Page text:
Bob Miller, a long time leader in the city’s business and sports community also passed in October.
Miller Field is named after Bob who did a lot for Atlantic High School sports and Little League baseball. He was a long time leader at the Chamber of Commerce and ran a very successful State Farm Insurance agency on Federal Highway for decades. Just a great guy.
Both Mr. Miller and Sgt. Herndon will be missed.
I wanted to share a tribute to Mr. Miller written by Bill Wood, our former chamber president and another amazing guy. Bill shared this on Facebook so I don’t think he will mind if I share these wonderful sentiments.
“Over the last several decades Delray Beach has been blessed with an amazing group of remarkable men and women who provided wisdom and guidance to the development of our city.
Sadly we just lost one of those remarkable leaders…
Bob Miller.  Bob passed away this October and even though we have not talked in years I already miss him and his stories of growing up in Delray Beach.
Hopefully there are biographies popping up on Facebook about Bob’s life  that will outline his many contributions to our city.
In simple words Bob was (among other things) a husband, father, teacher, coach, fisherman, businessman (over 40 years) and leader in the community… there is a reason for the name “Bob Miller Little League Park”.
The people who helped make Delray an outstanding community were not all Mayors or City Commissioners… most were residents, business folks, remarkable individuals who loved our city, believed in it and wanted to make it better…
The Chamber of Commerce recently held one of it’s Leadership Programs featuring several of our past Delray Beach Mayors.  Jeff Perlman (a former Mayor), in the most recent installment of ‘Your Delray Boca’ wrote about that and towards the end of his blog Jeff said this… “We need people with passion, a love for the town, humility, emotional intelligence, strength, foresight and courage to step up and lead.”
We do need people with those attributes but… we have been blessed by having former leaders, like Bob Miller, who had the passion, the love, humility, intelligence, strength, foresight, and courage to be a leader in our great community over a long period of time.
I am so grateful for remarkable men (and women) like Bob Miller who collectively made Delray Beach – as the Chamber saying goes – a great place to live, work, and play.”
Other highlights: an evening at the Elks (congratulations on their award from the Chamber).
We discovered Prosper Ice Cream on Congress Avenue. Magnificent.
And we also enjoyed some great pizza with a stagiano salad at Renzo’s. Highly recommended.
If you can don’t miss “The Old Man And The Gun” Robert Redford’s farewell to acting. He’s terrific, as he always is and so is Sissy Spacek. Two old pro’s who transcend the screen. It’s worth a visit to the theatre.

Elvis Said Don’t Be Cruel; Don’t Be Rude Either

Warning: this is a rant.

Some of you may know that we’ve been on a little bit of a concert binge in recent months checking out favorites ranging from Bruce Springsteen (on Broadway) and Paul Simon to David Byrne and in November Elton John.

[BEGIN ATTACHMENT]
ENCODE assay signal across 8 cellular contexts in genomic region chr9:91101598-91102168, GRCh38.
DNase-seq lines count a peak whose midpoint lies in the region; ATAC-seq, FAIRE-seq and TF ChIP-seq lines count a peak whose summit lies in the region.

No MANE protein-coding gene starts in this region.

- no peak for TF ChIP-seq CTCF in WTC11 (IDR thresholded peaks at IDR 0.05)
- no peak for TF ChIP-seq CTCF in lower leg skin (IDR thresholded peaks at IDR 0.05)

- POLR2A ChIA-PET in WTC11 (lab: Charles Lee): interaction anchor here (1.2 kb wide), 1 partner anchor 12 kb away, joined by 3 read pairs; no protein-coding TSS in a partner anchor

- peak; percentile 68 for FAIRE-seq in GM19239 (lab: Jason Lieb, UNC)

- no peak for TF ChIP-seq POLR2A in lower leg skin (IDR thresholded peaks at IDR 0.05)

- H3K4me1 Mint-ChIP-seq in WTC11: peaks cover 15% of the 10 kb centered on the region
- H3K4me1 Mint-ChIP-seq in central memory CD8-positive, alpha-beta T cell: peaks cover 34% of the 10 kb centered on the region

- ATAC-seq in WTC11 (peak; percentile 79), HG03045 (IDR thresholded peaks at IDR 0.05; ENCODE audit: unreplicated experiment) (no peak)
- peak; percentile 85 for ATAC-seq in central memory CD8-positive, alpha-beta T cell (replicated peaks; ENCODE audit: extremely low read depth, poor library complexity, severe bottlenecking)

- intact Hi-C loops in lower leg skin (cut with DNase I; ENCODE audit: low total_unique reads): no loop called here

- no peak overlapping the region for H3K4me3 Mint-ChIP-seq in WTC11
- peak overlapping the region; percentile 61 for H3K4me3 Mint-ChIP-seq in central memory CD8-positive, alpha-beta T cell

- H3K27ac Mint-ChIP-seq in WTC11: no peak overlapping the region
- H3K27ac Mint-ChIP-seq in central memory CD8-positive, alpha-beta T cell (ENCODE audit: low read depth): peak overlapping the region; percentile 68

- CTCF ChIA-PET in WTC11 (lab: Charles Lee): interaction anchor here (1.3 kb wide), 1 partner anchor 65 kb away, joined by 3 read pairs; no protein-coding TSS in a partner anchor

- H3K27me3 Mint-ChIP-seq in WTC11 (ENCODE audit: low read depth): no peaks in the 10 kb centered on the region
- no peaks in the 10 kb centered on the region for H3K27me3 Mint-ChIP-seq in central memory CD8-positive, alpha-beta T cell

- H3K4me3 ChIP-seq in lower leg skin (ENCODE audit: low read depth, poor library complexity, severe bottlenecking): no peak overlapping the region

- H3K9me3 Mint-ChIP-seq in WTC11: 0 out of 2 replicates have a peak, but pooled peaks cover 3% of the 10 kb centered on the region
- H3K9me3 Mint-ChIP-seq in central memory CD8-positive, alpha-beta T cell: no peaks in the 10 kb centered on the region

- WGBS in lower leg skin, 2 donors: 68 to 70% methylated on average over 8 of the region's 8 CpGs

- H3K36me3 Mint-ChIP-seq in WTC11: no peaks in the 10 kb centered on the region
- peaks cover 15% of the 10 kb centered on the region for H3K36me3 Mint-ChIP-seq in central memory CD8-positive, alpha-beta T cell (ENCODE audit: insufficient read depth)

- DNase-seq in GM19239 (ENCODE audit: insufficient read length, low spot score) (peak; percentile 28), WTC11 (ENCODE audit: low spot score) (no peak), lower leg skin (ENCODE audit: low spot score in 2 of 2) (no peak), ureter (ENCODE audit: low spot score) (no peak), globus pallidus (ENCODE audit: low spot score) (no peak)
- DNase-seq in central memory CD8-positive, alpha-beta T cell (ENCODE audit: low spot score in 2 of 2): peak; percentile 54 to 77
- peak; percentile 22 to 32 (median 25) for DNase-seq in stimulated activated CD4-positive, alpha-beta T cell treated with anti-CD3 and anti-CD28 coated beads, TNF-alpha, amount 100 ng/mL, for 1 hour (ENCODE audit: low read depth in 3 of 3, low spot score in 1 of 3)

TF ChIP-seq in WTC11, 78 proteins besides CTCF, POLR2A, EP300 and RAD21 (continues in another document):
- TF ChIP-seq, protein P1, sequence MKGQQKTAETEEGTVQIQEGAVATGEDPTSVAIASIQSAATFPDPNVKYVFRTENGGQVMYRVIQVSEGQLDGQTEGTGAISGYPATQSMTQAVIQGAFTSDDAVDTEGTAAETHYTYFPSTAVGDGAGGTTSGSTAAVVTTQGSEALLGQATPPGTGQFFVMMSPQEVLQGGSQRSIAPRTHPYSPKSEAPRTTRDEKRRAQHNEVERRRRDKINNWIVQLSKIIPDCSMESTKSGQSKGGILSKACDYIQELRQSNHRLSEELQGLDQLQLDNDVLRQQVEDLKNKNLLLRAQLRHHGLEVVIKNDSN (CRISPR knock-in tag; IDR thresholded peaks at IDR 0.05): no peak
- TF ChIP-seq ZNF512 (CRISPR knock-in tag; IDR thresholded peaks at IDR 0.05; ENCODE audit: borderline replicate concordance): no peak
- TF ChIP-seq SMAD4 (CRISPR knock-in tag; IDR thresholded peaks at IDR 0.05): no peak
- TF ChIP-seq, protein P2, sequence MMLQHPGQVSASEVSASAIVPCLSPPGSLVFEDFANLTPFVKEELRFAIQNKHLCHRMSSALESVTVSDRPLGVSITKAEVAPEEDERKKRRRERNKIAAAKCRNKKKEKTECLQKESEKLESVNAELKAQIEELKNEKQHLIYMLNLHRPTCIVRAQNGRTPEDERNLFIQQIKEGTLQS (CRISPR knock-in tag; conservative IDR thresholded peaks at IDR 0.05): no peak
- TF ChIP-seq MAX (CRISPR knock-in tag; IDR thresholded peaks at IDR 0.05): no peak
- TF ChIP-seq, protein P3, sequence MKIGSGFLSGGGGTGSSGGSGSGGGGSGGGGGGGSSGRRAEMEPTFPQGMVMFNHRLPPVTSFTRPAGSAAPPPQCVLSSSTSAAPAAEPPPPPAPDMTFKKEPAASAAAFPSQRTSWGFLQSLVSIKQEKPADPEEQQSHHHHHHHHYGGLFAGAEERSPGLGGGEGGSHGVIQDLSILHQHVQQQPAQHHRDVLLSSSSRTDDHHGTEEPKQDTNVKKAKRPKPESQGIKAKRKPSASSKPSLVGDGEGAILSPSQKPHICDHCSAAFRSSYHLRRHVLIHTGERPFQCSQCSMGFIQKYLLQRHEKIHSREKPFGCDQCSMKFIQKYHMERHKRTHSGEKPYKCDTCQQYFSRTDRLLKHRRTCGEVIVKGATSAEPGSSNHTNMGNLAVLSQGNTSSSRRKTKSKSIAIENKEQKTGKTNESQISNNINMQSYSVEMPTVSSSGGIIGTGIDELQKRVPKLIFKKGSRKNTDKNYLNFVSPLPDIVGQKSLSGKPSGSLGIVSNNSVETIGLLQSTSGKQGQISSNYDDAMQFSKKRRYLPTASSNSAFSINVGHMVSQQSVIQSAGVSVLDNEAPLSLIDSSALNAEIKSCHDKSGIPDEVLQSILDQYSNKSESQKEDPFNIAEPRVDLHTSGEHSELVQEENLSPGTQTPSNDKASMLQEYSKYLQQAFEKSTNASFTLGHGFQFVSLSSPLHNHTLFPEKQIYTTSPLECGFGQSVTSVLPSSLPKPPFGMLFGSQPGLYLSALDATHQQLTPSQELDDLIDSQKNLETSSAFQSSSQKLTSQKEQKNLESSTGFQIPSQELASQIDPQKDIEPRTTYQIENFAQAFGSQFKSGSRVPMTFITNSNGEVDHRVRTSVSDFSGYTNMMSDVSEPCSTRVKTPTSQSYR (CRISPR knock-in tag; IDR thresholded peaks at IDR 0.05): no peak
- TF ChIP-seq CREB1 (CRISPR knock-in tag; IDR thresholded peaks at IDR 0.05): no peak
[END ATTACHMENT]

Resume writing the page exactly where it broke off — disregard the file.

Many of these shows are part of “farewell tours” which has played havoc with our psyches because our favorites are getting old—and I guess that means we are too.

But as a glass half full optimist I’m also happy to report that these “oldsters” still sound amazing and in my generationally biased opinion run circles around much of what passes for music these days.

So while we are all getting older, it’s also comforting to know that there is gas in the tank, which means we still have an ability to make some noise even as we age.

But I also have to say that some of these shows also have a troubling aspect and it’s not the artists—it’s the audience.

 

So here’s my rant: people are so rude at these shows that we are actively contemplating our retirement from attending concerts. (We will however see Roger McGuinn, Chris Hillman and Marty Stuart at the Parker Playhouse and hopefully the Moody Blues’ Justin Hayward at the Crest Theatre). But after those shows and Elton, it may be over with the notable exception of Bruce Springsteen whose audiences tend to be pretty good. Oh and we’d probably see U2 and Bob Seger as well.

We went to see David Byrne recently at the Fillmore in Miami Beach. We had the tickets for months and we were excited to see the critically acclaimed “American Utopia” tour in a historic venue. We’ve enjoyed Byrne’s music for decades, first with the Talking Heads and later as a solo act.

He’s a true artist and the show itself was remarkable with a band that never sat, choreography that was endlessly interesting and visuals that were unlike anything we had ever seen. In a word it was: awesome.

The crowd: not so much.

The doors opened at 7:30 and the opening act was how I should say it….challenging. Which meant that people hit the bars. Hard. For two hours before Byrne took the stage.

What followed was endless talking through the music (take it outside if you must), spilling of beer and a near fist fight that almost broke out in front of us.

Now since David Byrne is 66 years old, most of the crowd was in their 50s and 60s—surely old enough to know better.

We are all about dancing and enjoying the show, but screaming at friends, yakking endlessly and throwing beer is a little much. It mars the experience. And since tickets these days are an arm and a leg….well…it makes one think about going again.

But it’s not really the money. Frankly, if the event was free audiences should be able to enjoy shows without feeling like they are in a middle age mosh pit amidst a mob of morons.

I had a similar experience at an Eagles concert in Miami a few years back. A drunken slob was loud and a women next to me politely asked him to refrain from talking. She was threatened as a result.